It's going to be hot in Cleveland: Why the GOP convention will almost certainly be a trainwreck

This is as big as the stage gets in politics — and many Republicans either want to disrupt it or stay miles away

Published June 28, 2016 10:00AM (EDT)

Donald Trump   (Reuters/Jonathan Ernst)
Donald Trump (Reuters/Jonathan Ernst)

Nominating conventions are designed to be infomercials for the respective parties. It's three days of pomp and staged celebration. While there are occasionally bitter fights over nominees or platform positions, modern conventions have become highly engineered television spectacles: The nominees are anointed, future stars jockey for stage time, and everyone pretends that the previous 12 months of in-fighting never happened.

The Democrats will likely follow this script in Philadelphia this year. Sanders is still working to leverage his influence, but he's already pledged to stop Trump and he will almost certainly endorse Clinton at the convention. Whatever happens, the party will emerge on the back end united and ready to launch the general election campaign.

For the GOP, however, the convention is shaping up to be a complete trainwreck. Nothing is working. Party leaders are contorting themselves every day as they support Trump without actually endorsing him or even admitting he's qualified for the job. And their nominee is doing everything possible to complicate things – hurling racist accusations, insulting Muslim and LGBT Americans, and doubling down on positions he ought to be running away from.

The best indication that the Republican convention will be unusual (to put it charitably) is that hardly anyone wants to speak. A speaking slot at a national convention is tremendous opportunity for any politician; it's the easiest way to introduce yourself to the country and the financiers who fund campaigns. And yet this year Republicans are scrambling to avoid being seen anywhere near the Trump-led convention.

Politico contacted over 50 GOP governors, senators and House members to gauge their interest in speaking and nearly all of them offered reasons why they couldn't or wouldn't. “I am not attending,” said Trey Gowdy, the Republican Congressman from South Carolina. “I won't be there,” said Florida Rep. Carlos Curbelo. In the end, “only a few said they were open to it, and everyone else said they weren't planning on it, didn't want to, or weren't going to Cleveland at all – or simply didn't respond.”

The list of non-attendees is even longer: Sen. Ben Sasse, Sen. Mark Kirk, Sen. Kelly Ayotte, Illinois Gov. Bruce Rauner, Sen. Lindsey Graham, Rep. Mark Sanford, and many others. More will surely emerge as we inch closer to the convention.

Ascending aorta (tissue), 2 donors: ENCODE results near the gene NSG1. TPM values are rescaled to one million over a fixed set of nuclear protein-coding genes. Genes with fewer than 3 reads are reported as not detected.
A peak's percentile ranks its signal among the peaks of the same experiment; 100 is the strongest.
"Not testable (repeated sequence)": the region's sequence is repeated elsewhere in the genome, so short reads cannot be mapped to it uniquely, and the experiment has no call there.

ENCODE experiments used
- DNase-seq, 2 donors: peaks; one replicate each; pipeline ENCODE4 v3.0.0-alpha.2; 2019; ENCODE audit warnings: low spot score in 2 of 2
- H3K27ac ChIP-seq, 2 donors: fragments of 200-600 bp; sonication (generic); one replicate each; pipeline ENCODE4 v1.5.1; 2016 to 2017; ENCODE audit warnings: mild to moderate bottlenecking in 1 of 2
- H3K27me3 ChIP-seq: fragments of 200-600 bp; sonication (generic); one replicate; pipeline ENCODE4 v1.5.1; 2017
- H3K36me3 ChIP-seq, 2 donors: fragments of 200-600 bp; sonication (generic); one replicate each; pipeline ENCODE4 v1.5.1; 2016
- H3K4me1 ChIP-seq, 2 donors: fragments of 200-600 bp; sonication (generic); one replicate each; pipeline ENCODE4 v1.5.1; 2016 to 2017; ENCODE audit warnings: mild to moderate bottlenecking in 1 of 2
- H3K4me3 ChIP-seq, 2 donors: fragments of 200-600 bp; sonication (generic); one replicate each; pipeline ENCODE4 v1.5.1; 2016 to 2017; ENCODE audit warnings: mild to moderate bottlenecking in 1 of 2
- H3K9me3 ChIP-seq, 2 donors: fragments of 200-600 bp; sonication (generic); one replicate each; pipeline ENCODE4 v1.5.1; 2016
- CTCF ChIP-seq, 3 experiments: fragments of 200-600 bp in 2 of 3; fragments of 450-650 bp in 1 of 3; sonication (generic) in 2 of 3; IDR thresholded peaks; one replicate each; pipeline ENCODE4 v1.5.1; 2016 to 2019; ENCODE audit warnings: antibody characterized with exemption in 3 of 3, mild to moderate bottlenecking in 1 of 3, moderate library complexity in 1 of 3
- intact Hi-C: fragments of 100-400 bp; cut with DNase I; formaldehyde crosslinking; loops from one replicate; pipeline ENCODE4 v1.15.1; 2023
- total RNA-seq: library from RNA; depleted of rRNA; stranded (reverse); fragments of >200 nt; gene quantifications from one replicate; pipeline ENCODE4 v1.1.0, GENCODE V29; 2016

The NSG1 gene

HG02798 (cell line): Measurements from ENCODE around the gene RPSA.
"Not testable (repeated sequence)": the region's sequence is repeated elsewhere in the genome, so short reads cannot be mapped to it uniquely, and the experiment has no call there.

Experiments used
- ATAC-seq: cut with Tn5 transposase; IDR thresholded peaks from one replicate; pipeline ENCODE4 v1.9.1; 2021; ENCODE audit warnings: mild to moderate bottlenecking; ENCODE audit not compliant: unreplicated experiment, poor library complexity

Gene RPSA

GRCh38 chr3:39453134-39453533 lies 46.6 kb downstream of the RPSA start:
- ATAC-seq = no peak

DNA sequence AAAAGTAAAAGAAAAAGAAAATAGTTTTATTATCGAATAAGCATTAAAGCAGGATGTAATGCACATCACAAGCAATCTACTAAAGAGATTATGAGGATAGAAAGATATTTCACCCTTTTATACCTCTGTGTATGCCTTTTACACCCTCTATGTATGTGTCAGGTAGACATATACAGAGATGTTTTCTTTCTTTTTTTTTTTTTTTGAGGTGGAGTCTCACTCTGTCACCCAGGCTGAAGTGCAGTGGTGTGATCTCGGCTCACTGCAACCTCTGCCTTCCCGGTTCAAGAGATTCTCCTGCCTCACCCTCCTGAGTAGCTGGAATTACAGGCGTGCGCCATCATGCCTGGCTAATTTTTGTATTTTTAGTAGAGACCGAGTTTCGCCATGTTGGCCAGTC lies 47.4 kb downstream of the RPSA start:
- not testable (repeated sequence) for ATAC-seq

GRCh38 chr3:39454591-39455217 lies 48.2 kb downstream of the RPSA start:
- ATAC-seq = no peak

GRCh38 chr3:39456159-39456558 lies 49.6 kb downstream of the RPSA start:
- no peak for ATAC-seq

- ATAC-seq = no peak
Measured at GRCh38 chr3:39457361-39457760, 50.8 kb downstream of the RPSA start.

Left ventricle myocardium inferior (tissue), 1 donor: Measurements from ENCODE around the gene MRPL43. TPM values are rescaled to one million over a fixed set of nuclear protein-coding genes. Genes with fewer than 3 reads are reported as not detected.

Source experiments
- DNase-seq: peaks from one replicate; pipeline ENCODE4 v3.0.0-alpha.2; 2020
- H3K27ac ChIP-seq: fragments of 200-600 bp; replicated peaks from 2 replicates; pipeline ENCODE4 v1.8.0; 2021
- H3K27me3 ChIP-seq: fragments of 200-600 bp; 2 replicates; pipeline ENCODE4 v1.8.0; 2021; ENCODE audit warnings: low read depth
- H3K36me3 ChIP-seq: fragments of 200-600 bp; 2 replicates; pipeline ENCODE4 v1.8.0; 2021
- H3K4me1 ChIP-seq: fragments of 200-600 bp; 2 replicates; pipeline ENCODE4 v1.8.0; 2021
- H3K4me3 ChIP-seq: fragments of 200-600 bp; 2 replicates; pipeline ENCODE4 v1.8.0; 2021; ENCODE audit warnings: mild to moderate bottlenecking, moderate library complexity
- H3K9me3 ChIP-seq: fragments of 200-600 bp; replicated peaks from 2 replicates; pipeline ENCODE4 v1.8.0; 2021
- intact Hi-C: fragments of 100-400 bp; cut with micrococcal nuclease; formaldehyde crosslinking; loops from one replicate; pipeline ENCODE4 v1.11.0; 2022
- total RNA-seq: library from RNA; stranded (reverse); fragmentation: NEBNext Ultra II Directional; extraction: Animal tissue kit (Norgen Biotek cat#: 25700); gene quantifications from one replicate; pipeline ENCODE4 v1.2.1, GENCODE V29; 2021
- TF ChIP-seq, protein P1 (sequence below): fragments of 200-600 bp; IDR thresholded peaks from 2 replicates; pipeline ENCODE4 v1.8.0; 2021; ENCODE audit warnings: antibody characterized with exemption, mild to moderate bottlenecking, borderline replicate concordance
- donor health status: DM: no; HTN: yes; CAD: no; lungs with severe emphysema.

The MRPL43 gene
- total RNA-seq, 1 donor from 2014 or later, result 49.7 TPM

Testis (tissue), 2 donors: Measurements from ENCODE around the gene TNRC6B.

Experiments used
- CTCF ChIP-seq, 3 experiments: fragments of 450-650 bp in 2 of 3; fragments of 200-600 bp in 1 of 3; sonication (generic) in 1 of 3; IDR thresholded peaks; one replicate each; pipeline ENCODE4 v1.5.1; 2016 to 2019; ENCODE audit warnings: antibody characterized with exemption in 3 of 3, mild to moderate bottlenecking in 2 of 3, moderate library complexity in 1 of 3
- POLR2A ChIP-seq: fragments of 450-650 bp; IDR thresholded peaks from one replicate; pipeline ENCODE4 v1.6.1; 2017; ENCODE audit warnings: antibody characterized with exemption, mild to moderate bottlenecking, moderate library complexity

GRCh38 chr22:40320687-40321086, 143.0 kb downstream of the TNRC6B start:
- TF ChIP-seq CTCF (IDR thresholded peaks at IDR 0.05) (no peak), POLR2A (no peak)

It's hard to overstate how strange this is. This is as big as the stage gets in American politics, and hardly anyone wants to touch it. It's not unexpected, however. Something like 70 percent of country objects to Trump's campaign. As Stuart Stevens told Politico, “That's as toxic as we've seen.” Unless you're shameless (i.e. Paul Ryan) or tucked away in a gerrymandered district, supporting Trump is a risky move. However beneficial it may be in the short-term, it could be damaging a few years from now when the consequences of nominating Trump are apparent.

To make matters worse, the #NeverTrump forces are still vowing to stage a coup at the convention. There are reports that an “advance team” is heading to Cleveland this week in order to lay the groundwork for a contested convention. The plan, such as it is, is to “unbind” the GOP delegates so that they can “vote their conscience,” which is another way of saying overturn the will of their voters. This is a noble effort, but it won't work. The majority of delegates oppose the plan and the RNC knows how devastating it would be to usurp the party's democratically elected nominee at the convention. Even if many establishment Republicans would prefer that Trump disappear, they aren't willing to challenge their base in such a glaring way.

But the anti-Trump forces can still make enough noise at the convention to keep things painfully awkward. Against the backdrop of a convention conspicuously short on relevant or respectable speakers, the RNC will have a difficult time papering over the chaos. No matter how they spin it, it will be clear to everyone that this is a party without an identity or a prayer of winning in November.

By Sean Illing

Sean Illing is a USAF veteran who previously taught philosophy and politics at Loyola and LSU. He is currently Salon's politics writer. Follow him on Facebook and Twitter. Read his blog here. Email at

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